Chapter 3. User Guide

Overview
Modeling
Perspective
Creating Projects and Models
Menus, Popups and Toolbar
Views
Editor
Default Views
Diagnostic Views
Modeling Tree Editor
Opening the Editor
Structure
Actions
Building
Building Models
Generating Specialized Model Artifacts
Platform Targets
Interfaces
Skeleton
Test Cases
Text Documents
Generate Key Graphics
Function Docs
Executing
Launching a Model (AMF)
Execute
Execute Headless
Execute Headless (Data)
Executing a Model (Java / 3D)
Controlling Models
The Active Model
Views
Properties
Agent Navigator
Model Manager
Visualization
2D Views
3D Views
Graph Views
Charts
Launching Other Targets
Model Parameterization
Syntax
Example
Model Testing
Syntax
Example
Model Data

In this section of the guide, we'll discuss specific aspects of the Agent Modeling tools and show you how to use them in your day to day agent development activities. We discuss only tools specific to Agent Modeling itself. For more general information about the tools, such as how to customize editors, views, and perspectives, see the Workbench User Guide.

Overview

The Agent Modeling Platform provides two general modes or "perspectives" for working with Agent Models.

Agent Modeling supports all aspects of working with models, including editing models and automatically generating all the of your code and documentation. Agent Execution supports running and exploring those models. A key feature of the Agent Modeling Platform is the ability to execute models within the same environment that they are developed within -- you don't need to launch a separate environment in order to run a model. Agent Execution automatically activates when you launch a model. We'll discuss the agent modeling tools first, and then turn to agent execution.

Modeling

Perspective

The Provides a custom layout menus and tools specific to working with agent models. Because the agent modeling process also often involves Java and Eclipse Plugin development we include easy access to many of those tools here as well.

Creating Projects and Models

You can create projects and project components using the Popup menu. Just click in a blank space within the Package Explorer. Any installed project targets are displayed in this menu. For example, if you've installed the Simphony target, you'd see that displayed in this menu as well.

Menus, Popups and Toolbar

The popup menus and application menus provide access to various model features and are context sensitive. Throughout these screenshots, we've customized the toolbar in order to only show the agent Modeling specific features.

Views

By default the workbench includes a number of views. See the Workbench documentation for more details on how they can be customized accessed and used.

Editor

This is not technically a view in itself. It is the major focus of the workbench and contains any edit models or other files such as Java source or parameters.

Default Views

The default modeling views are visible by default.

Package Explorer

Supports navigation within projects.

Properties

The properties allows you to view and edit specific details for the currently selected object. For example, if you select a model context, you'll be able to edit its attributes here.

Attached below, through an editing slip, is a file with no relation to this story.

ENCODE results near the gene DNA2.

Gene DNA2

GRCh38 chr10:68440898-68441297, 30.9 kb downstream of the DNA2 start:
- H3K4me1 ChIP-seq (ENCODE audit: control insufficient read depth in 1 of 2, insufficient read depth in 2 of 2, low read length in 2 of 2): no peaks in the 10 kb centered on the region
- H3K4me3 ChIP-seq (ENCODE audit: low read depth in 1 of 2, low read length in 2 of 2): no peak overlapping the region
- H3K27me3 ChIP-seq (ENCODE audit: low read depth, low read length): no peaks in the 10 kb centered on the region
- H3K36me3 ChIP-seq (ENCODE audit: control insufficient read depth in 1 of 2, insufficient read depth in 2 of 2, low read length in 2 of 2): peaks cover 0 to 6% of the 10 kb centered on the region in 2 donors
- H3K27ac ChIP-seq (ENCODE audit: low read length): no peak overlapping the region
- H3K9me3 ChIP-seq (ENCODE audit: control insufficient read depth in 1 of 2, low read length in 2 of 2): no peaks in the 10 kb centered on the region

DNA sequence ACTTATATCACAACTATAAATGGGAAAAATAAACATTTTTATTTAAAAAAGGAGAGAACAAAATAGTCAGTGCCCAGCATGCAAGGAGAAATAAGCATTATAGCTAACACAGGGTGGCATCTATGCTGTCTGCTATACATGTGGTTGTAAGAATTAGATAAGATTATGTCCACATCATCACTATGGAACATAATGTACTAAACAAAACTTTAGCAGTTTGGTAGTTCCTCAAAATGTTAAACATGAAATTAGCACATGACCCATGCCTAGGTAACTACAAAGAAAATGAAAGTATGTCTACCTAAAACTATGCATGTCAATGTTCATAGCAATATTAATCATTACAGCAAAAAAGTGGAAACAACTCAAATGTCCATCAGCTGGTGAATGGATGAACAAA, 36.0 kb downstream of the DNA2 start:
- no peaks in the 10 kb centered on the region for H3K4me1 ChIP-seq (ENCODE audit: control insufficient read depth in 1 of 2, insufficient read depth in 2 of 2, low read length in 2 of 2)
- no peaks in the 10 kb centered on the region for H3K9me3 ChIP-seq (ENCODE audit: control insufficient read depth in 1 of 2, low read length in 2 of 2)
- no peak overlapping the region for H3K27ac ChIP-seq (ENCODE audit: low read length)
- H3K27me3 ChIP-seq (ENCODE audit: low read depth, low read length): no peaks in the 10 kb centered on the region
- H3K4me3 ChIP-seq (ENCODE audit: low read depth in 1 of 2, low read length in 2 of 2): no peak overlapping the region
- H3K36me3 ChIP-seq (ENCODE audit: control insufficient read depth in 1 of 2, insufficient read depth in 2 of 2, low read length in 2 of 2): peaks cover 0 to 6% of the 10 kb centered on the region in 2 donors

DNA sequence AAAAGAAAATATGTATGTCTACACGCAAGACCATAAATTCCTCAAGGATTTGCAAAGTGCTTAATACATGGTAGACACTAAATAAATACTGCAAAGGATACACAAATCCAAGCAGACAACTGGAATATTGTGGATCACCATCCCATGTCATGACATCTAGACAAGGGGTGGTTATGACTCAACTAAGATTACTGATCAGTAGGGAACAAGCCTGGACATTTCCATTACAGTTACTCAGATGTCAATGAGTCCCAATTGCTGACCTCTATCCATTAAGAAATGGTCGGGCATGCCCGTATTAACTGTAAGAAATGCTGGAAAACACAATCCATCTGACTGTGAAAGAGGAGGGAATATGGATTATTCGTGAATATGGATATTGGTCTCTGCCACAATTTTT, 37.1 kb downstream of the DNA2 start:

Outline

The outline view supports easy navigation within the edited files. See the model editing sections for more on how the outline can be used to assist exploration of Agent Models.

Diagnostic Views

There are a number of views that can be used to explore issues that might come up during the modeling process. You can see them on the lower left-hand corner of the screenshot above. Click on one of the icons to view their contents.

Problems

This view is one that you'll become very familiar with. It is used to display specific about problems with any of the artifacts (files) in your modeling project. If you see a red or yellow marker on a file, opening the view will present a list of the issues that are currently being reported. For a usage example, please see the Tutorial.

Console

This view displays text (console) output for appropriate processes. For example, if you launch an Ascape project, this will display any output that would go to the Java console.

Errors

This is another view that you will find valuable in your day to day modeling activities. The error log lists everything important that happens during model execution. It's the first place to look if something mysterious goes wrong, and when you report problems it's always helpful to include anything that could be relevant in the log. Despite its name, the Errors view is not just for reporting errors -- it is also used to report progress on normal operations. For example, when models are automatically generated that is reported to the log, as we can see in the following example:

Modeling Tree Editor

The Eclipse Agent Modeling Framework includes a full-featured model editor based on the Eclipse Modeling Framework's Edit tools. All aspects of an AMF model can be managed from within this tool. Note that the tree editor is only one of many ways of editing a model. Other editors of AMF models include textual languages and custom editors that are part of commercial offerings.

Opening the Editor

To open a model in the editor, simply double-click on it. If the model doesn't open in the model editor (if for example it had been previously opened using another editor), you can always access the editor using Open With > Other... and selecting "MetaABM Editor". The editor has two pages, an Editor page that we'll focus on first and a "description" page that we'll discuss at the end of this section.